blurred light

It was during a church service in late October of 1728 that Andrew first really cried for his brother. He remembers the year and the time of year because it was the year that John Franklin purchased his farm and Andrew helped manages his initial harvest.

The church service that day was not particularly moving, and the day was not surrounded by other days that were particularly trying. There really was no reason why that particular day or that place or any particular action made him think of Harry. But he did and he remembered it vividly for the rest of his life.

Andrew sat in the same place in church where he had sat his entire life. His grandfather helped build the church a generation ago and chose where to place the window he donated and he chose to sit beneath it every Sunday with his family, so Andrew’s father grew up under the window. When he married and had children of his own, including Andrew, he continued sitting in the same pew every Sunday. Now Andrew and his wife and daughter and her husband and children sat in the pew beneath the window every Sunday.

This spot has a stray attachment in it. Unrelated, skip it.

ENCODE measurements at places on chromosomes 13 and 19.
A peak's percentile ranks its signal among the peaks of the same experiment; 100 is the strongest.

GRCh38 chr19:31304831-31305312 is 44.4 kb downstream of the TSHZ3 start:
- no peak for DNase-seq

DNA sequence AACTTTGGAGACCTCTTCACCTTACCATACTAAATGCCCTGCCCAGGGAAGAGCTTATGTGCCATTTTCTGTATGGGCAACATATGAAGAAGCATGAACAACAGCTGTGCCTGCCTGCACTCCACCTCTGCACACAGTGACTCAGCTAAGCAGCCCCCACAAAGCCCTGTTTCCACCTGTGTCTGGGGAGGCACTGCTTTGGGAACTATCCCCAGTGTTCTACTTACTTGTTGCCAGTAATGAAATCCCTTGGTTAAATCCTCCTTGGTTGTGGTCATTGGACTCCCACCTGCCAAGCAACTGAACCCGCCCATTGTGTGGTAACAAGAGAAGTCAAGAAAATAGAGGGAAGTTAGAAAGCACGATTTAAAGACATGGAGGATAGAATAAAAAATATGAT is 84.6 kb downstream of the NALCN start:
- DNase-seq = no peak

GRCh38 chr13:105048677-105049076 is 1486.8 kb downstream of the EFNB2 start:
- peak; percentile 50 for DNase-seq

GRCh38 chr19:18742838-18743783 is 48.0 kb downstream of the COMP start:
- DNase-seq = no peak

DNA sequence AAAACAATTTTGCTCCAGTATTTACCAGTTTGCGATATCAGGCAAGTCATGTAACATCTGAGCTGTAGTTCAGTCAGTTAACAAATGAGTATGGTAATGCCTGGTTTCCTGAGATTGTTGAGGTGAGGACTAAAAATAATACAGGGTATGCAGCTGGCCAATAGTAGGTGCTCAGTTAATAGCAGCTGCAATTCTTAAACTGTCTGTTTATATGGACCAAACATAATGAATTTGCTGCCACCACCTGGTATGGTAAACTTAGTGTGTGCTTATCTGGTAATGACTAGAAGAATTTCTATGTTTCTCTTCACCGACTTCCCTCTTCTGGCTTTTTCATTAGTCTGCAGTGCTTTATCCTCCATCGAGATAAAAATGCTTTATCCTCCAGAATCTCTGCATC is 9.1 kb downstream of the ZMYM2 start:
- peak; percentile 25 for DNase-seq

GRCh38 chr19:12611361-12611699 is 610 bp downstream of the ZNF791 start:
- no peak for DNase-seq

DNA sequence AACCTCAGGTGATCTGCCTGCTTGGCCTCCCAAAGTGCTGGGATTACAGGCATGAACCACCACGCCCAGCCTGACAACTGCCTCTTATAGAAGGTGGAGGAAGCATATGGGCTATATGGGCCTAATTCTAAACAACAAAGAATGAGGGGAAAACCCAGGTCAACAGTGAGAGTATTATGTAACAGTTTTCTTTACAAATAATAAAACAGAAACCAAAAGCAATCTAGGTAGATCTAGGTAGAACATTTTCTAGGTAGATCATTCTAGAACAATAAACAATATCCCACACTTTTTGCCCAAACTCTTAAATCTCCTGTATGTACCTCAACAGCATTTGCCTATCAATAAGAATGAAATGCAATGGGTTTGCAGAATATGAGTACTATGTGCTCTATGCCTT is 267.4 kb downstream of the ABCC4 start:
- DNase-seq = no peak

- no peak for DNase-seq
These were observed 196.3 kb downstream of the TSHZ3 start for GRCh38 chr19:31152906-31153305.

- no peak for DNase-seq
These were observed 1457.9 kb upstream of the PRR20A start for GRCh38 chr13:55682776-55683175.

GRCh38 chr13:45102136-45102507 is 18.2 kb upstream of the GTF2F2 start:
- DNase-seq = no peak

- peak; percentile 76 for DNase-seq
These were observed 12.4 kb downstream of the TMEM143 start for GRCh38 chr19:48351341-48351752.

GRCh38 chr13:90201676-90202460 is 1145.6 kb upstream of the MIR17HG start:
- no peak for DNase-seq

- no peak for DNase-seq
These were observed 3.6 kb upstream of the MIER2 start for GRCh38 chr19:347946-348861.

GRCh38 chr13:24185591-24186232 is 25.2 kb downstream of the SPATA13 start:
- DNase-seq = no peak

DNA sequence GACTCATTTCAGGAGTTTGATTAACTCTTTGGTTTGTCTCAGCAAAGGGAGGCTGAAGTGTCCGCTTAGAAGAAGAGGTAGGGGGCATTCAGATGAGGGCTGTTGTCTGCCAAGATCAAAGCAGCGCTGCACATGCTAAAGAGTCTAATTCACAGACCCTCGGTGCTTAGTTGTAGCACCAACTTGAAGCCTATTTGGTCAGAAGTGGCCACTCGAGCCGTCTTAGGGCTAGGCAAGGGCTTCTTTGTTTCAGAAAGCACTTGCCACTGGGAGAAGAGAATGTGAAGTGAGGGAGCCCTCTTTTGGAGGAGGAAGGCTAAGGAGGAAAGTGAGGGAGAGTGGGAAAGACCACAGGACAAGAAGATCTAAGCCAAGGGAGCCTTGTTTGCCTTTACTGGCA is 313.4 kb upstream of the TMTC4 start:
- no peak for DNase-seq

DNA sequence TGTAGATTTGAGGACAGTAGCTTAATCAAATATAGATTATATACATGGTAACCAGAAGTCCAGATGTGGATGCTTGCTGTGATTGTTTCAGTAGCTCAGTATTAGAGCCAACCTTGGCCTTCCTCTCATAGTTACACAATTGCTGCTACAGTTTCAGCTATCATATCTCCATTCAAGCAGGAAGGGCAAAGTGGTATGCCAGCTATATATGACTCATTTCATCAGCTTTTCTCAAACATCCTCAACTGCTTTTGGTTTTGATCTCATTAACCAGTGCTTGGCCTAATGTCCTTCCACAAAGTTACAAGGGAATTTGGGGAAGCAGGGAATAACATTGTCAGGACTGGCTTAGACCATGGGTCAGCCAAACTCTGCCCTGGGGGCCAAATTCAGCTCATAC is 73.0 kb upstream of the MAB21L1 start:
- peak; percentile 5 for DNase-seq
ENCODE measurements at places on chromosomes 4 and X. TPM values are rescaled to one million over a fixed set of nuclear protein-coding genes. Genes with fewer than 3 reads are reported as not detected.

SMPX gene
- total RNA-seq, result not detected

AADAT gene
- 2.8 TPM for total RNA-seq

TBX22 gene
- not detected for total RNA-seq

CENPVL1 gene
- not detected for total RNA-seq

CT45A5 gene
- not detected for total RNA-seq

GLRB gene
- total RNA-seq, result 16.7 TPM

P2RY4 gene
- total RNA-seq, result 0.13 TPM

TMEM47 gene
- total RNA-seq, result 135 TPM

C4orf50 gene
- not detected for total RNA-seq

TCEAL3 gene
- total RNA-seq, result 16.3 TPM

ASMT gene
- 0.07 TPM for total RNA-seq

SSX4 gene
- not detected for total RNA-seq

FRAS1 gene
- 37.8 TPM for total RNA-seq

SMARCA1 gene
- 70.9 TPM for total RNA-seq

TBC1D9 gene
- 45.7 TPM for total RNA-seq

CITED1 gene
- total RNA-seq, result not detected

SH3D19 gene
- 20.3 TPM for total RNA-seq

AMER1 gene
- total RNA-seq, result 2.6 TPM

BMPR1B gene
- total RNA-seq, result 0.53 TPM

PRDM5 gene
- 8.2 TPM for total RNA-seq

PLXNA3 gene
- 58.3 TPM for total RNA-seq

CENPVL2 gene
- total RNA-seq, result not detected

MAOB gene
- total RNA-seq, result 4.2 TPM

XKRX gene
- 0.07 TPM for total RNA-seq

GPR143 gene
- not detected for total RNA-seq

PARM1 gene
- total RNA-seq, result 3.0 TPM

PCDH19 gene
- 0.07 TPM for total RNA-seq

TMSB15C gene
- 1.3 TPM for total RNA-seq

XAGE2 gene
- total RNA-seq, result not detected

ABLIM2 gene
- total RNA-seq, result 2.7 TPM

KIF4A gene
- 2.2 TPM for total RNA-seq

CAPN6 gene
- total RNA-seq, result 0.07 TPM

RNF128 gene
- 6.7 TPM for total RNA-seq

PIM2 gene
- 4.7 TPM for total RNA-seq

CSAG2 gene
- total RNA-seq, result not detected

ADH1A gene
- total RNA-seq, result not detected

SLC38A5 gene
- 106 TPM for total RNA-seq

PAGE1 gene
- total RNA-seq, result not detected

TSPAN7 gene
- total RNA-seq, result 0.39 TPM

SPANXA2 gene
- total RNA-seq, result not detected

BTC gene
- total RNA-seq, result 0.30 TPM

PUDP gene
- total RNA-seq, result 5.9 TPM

During the sermon, Andrew looked at the window as he had so many times and was overcome that his brother, Harry, would never see that light again. A small thing, so common, now gone forever. The reality of the loss overwhelmed him. He remembered his eyes tearing up and the window becoming blurred and the colors running together and that he cried the rest of the day.

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